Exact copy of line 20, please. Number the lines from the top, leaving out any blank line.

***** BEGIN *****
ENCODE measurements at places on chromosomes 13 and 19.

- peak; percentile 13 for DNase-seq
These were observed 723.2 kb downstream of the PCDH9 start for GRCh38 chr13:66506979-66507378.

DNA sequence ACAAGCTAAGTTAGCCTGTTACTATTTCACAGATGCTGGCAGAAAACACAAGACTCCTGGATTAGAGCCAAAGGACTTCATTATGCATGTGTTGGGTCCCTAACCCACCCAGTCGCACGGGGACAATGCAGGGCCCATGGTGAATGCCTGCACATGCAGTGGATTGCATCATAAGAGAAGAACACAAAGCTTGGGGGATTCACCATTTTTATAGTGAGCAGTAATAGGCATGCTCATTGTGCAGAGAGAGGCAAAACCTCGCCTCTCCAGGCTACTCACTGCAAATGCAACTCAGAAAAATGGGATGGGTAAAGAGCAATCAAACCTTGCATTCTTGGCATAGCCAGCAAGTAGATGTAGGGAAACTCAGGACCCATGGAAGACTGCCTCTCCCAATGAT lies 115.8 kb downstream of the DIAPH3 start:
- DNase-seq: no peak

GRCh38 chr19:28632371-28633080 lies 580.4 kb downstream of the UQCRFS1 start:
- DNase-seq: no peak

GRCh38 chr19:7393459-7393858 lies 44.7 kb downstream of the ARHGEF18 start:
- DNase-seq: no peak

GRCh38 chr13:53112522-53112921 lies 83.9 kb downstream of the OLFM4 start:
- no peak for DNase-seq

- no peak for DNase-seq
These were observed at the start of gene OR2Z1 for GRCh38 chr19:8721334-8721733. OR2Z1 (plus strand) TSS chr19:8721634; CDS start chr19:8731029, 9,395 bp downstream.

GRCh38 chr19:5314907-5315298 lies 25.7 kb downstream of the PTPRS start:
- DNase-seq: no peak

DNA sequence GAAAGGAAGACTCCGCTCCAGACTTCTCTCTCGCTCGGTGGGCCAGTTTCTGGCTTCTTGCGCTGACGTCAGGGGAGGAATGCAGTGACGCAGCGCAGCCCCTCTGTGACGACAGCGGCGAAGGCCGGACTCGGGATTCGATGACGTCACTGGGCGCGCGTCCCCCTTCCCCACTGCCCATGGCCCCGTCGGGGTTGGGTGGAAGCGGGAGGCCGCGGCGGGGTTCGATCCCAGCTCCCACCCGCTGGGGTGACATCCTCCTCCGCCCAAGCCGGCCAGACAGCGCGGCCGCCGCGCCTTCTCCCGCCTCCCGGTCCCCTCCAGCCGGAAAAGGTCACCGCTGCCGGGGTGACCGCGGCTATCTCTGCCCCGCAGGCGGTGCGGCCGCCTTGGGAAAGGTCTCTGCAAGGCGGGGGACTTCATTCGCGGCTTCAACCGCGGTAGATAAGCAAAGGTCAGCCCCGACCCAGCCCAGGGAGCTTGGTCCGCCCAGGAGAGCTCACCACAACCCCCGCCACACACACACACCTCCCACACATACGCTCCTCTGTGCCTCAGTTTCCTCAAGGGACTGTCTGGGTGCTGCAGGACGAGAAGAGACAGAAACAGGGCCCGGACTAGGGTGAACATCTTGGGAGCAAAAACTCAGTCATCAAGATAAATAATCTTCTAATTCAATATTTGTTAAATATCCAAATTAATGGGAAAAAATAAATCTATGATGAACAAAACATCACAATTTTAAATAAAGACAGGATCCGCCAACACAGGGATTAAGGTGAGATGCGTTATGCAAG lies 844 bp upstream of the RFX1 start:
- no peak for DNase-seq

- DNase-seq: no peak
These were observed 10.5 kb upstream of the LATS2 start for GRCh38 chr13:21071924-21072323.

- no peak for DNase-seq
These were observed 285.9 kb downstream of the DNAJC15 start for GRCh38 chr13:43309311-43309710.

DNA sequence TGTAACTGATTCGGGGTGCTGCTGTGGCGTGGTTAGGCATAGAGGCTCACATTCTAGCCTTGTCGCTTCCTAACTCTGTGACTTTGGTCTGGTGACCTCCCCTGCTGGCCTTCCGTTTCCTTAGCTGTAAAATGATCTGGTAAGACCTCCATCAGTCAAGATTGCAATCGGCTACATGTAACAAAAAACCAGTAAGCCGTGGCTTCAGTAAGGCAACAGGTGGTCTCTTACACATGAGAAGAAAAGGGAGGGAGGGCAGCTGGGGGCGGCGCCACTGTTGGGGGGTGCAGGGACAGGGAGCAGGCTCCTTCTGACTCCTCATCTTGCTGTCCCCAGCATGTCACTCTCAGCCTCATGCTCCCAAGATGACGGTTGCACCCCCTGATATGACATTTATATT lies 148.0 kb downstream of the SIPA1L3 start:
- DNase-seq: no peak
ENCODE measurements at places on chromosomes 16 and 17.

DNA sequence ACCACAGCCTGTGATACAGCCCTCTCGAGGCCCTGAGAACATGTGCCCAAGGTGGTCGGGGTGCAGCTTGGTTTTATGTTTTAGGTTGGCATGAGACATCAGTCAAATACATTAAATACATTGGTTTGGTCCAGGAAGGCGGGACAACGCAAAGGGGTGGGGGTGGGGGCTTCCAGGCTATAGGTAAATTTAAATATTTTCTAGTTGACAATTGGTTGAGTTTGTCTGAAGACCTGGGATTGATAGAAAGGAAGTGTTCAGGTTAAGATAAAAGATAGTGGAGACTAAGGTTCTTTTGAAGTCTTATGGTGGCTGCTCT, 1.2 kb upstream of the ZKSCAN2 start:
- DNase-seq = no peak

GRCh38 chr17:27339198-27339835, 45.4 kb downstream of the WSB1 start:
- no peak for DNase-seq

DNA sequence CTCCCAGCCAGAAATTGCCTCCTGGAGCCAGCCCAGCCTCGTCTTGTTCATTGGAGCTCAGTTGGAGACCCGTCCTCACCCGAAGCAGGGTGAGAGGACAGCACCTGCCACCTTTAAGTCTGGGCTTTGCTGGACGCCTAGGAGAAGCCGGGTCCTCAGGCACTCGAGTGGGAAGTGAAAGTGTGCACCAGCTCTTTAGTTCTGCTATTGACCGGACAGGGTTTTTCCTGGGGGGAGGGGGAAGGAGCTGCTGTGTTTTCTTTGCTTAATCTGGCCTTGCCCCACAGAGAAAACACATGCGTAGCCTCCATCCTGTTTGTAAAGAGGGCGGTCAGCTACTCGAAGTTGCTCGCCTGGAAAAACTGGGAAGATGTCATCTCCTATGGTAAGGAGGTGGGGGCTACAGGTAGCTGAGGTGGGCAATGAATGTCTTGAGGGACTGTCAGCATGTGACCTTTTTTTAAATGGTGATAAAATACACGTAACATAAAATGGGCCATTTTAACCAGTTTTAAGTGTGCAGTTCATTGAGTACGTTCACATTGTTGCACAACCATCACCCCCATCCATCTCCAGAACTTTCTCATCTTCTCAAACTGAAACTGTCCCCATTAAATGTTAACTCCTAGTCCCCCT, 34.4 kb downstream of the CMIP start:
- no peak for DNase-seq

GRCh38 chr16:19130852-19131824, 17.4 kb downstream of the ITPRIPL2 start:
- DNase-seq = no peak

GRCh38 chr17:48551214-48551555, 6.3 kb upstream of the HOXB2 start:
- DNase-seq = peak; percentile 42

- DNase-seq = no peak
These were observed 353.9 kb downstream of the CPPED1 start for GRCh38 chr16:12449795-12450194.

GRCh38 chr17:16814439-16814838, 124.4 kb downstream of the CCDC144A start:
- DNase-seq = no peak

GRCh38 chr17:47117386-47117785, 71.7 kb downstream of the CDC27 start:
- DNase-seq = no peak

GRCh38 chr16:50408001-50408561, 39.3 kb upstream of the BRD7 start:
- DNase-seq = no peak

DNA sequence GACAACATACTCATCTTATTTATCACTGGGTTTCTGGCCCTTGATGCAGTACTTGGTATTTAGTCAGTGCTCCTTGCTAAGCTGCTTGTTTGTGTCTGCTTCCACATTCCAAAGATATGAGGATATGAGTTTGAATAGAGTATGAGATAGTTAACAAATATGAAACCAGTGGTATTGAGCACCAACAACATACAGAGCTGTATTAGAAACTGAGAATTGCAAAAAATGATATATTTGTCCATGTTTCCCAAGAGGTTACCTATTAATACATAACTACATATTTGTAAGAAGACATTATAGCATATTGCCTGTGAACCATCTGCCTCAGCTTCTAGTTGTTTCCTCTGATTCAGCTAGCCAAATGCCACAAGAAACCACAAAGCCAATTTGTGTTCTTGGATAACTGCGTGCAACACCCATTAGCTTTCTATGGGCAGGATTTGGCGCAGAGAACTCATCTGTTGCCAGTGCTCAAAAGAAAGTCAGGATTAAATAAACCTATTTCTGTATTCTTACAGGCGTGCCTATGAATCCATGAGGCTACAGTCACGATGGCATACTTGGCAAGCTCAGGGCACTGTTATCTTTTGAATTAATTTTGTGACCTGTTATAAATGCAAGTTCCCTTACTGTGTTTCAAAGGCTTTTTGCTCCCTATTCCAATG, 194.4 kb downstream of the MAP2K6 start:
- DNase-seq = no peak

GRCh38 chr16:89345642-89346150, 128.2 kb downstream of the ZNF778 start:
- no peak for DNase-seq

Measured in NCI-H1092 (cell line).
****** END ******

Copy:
- no peak for DNase-seq